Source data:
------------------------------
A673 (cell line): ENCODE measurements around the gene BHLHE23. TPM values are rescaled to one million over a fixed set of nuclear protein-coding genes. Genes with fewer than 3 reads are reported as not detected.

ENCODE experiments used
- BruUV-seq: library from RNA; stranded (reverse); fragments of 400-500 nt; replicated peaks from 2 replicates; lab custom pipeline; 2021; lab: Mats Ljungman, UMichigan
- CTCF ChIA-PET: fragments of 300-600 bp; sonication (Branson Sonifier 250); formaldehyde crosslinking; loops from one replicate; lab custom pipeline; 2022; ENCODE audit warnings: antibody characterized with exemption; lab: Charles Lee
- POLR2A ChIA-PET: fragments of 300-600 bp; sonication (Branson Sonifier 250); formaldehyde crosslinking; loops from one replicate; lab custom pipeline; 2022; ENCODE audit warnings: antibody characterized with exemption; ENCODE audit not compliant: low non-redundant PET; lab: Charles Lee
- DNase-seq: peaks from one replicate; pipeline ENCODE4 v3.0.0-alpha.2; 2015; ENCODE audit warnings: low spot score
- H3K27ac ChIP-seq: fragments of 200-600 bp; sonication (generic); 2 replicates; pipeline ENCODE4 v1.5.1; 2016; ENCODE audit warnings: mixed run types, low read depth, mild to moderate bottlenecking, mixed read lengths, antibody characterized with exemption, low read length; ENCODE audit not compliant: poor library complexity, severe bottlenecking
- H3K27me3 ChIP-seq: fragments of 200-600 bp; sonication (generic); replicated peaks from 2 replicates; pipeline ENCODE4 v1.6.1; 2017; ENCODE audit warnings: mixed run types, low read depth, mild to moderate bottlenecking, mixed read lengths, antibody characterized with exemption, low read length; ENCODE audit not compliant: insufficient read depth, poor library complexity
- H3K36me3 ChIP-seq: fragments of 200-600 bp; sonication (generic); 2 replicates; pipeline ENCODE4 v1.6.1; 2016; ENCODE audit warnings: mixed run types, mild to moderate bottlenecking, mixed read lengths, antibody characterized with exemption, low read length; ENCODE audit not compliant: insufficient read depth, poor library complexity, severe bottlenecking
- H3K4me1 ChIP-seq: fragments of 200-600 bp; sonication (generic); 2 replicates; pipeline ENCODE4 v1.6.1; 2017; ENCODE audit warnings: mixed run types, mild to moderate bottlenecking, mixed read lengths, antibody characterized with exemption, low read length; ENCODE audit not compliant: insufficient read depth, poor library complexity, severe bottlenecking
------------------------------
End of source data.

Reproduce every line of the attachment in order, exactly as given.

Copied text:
A673 (cell line): ENCODE measurements around the gene BHLHE23. TPM values are rescaled to one million over a fixed set of nuclear protein-coding genes. Genes with fewer than 3 reads are reported as not detected.

ENCODE experiments used
- BruUV-seq: library from RNA; stranded (reverse); fragments of 400-500 nt; replicated peaks from 2 replicates; lab custom pipeline; 2021; lab: Mats Ljungman, UMichigan
- CTCF ChIA-PET: fragments of 300-600 bp; sonication (Branson Sonifier 250); formaldehyde crosslinking; loops from one replicate; lab custom pipeline; 2022; ENCODE audit warnings: antibody characterized with exemption; lab: Charles Lee
- POLR2A ChIA-PET: fragments of 300-600 bp; sonication (Branson Sonifier 250); formaldehyde crosslinking; loops from one replicate; lab custom pipeline; 2022; ENCODE audit warnings: antibody characterized with exemption; ENCODE audit not compliant: low non-redundant PET; lab: Charles Lee
- DNase-seq: peaks from one replicate; pipeline ENCODE4 v3.0.0-alpha.2; 2015; ENCODE audit warnings: low spot score
- H3K27ac ChIP-seq: fragments of 200-600 bp; sonication (generic); 2 replicates; pipeline ENCODE4 v1.5.1; 2016; ENCODE audit warnings: mixed run types, low read depth, mild to moderate bottlenecking, mixed read lengths, antibody characterized with exemption, low read length; ENCODE audit not compliant: poor library complexity, severe bottlenecking
- H3K27me3 ChIP-seq: fragments of 200-600 bp; sonication (generic); replicated peaks from 2 replicates; pipeline ENCODE4 v1.6.1; 2017; ENCODE audit warnings: mixed run types, low read depth, mild to moderate bottlenecking, mixed read lengths, antibody characterized with exemption, low read length; ENCODE audit not compliant: insufficient read depth, poor library complexity
- H3K36me3 ChIP-seq: fragments of 200-600 bp; sonication (generic); 2 replicates; pipeline ENCODE4 v1.6.1; 2016; ENCODE audit warnings: mixed run types, mild to moderate bottlenecking, mixed read lengths, antibody characterized with exemption, low read length; ENCODE audit not compliant: insufficient read depth, poor library complexity, severe bottlenecking
- H3K4me1 ChIP-seq: fragments of 200-600 bp; sonication (generic); 2 replicates; pipeline ENCODE4 v1.6.1; 2017; ENCODE audit warnings: mixed run types, mild to moderate bottlenecking, mixed read lengths, antibody characterized with exemption, low read length; ENCODE audit not compliant: insufficient read depth, poor library complexity, severe bottlenecking